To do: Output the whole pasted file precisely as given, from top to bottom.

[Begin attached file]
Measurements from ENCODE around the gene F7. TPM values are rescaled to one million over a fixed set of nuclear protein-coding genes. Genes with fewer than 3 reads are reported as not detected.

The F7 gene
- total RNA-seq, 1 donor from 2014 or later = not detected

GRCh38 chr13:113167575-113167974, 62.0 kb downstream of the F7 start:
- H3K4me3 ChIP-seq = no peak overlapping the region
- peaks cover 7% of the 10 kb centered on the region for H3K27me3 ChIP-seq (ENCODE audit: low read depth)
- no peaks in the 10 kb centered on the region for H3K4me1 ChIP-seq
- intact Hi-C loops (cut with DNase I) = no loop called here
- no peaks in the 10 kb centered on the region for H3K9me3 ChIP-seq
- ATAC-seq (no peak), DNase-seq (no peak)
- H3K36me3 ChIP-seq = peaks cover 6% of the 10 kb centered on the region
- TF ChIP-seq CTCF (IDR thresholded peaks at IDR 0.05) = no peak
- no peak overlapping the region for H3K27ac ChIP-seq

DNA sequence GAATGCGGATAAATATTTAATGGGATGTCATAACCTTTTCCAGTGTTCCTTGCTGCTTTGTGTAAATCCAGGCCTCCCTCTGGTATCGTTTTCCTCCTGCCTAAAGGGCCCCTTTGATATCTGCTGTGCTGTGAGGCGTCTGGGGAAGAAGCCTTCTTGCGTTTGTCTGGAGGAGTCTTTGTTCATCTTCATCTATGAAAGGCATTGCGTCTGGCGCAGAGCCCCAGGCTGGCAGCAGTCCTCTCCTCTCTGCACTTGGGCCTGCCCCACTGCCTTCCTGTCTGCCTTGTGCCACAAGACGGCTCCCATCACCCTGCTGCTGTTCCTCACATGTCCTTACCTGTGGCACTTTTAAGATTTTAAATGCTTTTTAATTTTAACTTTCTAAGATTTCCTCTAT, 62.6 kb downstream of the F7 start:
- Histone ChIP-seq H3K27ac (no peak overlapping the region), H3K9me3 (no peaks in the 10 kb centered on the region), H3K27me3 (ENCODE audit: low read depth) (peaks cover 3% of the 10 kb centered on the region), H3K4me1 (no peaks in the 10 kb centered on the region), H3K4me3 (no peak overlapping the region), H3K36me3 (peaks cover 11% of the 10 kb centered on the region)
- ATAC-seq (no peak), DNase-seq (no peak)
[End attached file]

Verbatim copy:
Measurements from ENCODE around the gene F7. TPM values are rescaled to one million over a fixed set of nuclear protein-coding genes. Genes with fewer than 3 reads are reported as not detected.

The F7 gene
- total RNA-seq, 1 donor from 2014 or later = not detected

GRCh38 chr13:113167575-113167974, 62.0 kb downstream of the F7 start:
- H3K4me3 ChIP-seq = no peak overlapping the region
- peaks cover 7% of the 10 kb centered on the region for H3K27me3 ChIP-seq (ENCODE audit: low read depth)
- no peaks in the 10 kb centered on the region for H3K4me1 ChIP-seq
- intact Hi-C loops (cut with DNase I) = no loop called here
- no peaks in the 10 kb centered on the region for H3K9me3 ChIP-seq
- ATAC-seq (no peak), DNase-seq (no peak)
- H3K36me3 ChIP-seq = peaks cover 6% of the 10 kb centered on the region
- TF ChIP-seq CTCF (IDR thresholded peaks at IDR 0.05) = no peak
- no peak overlapping the region for H3K27ac ChIP-seq

DNA sequence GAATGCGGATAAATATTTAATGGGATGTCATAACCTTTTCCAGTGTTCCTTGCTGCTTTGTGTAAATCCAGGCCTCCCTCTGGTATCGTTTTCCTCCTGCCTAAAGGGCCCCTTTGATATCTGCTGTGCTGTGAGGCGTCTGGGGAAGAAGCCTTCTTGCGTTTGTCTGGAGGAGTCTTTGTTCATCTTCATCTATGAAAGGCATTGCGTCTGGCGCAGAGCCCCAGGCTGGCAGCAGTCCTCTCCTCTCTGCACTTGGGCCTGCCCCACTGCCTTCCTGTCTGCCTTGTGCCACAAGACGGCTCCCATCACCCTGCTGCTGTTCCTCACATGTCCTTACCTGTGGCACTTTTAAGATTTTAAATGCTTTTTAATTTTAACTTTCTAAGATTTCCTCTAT, 62.6 kb downstream of the F7 start:
- Histone ChIP-seq H3K27ac (no peak overlapping the region), H3K9me3 (no peaks in the 10 kb centered on the region), H3K27me3 (ENCODE audit: low read depth) (peaks cover 3% of the 10 kb centered on the region), H3K4me1 (no peaks in the 10 kb centered on the region), H3K4me3 (no peak overlapping the region), H3K36me3 (peaks cover 11% of the 10 kb centered on the region)
- ATAC-seq (no peak), DNase-seq (no peak)